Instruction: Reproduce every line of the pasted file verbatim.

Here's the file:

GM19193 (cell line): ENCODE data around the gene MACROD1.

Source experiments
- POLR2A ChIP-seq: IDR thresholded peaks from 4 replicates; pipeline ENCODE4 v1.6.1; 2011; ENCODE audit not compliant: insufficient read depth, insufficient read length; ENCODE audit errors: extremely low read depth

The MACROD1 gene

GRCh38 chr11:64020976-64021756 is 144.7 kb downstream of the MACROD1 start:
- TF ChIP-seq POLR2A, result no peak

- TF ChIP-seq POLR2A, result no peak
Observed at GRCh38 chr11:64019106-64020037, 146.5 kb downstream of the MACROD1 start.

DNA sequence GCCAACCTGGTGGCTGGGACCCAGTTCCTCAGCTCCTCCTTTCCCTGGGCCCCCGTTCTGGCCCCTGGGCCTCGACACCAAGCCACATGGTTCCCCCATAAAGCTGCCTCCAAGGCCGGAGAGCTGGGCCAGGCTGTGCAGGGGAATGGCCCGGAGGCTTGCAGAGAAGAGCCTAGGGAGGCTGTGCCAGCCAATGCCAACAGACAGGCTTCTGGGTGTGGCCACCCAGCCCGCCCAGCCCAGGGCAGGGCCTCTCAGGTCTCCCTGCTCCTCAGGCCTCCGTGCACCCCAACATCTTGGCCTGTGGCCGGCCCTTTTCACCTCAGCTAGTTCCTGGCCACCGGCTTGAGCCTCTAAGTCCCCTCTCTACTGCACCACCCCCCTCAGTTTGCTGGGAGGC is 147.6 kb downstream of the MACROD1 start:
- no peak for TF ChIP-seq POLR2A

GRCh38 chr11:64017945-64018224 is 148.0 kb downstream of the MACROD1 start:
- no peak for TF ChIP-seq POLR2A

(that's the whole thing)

GM19193 (cell line): ENCODE data around the gene MACROD1.

Source experiments
- POLR2A ChIP-seq: IDR thresholded peaks from 4 replicates; pipeline ENCODE4 v1.6.1; 2011; ENCODE audit not compliant: insufficient read depth, insufficient read length; ENCODE audit errors: extremely low read depth

The MACROD1 gene

GRCh38 chr11:64020976-64021756 is 144.7 kb downstream of the MACROD1 start:
- TF ChIP-seq POLR2A, result no peak

- TF ChIP-seq POLR2A, result no peak
Observed at GRCh38 chr11:64019106-64020037, 146.5 kb downstream of the MACROD1 start.

DNA sequence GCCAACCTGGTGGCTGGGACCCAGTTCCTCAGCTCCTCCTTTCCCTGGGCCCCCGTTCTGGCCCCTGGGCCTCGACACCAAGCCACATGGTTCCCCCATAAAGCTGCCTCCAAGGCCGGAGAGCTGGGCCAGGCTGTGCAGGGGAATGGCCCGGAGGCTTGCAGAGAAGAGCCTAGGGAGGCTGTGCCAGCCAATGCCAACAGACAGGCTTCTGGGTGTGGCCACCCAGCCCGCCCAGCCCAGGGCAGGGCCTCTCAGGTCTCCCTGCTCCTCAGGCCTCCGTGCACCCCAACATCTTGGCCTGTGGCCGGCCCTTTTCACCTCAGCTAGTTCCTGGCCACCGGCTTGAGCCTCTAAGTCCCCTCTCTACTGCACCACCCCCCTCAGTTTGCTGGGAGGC is 147.6 kb downstream of the MACROD1 start:
- no peak for TF ChIP-seq POLR2A

GRCh38 chr11:64017945-64018224 is 148.0 kb downstream of the MACROD1 start:
- no peak for TF ChIP-seq POLR2A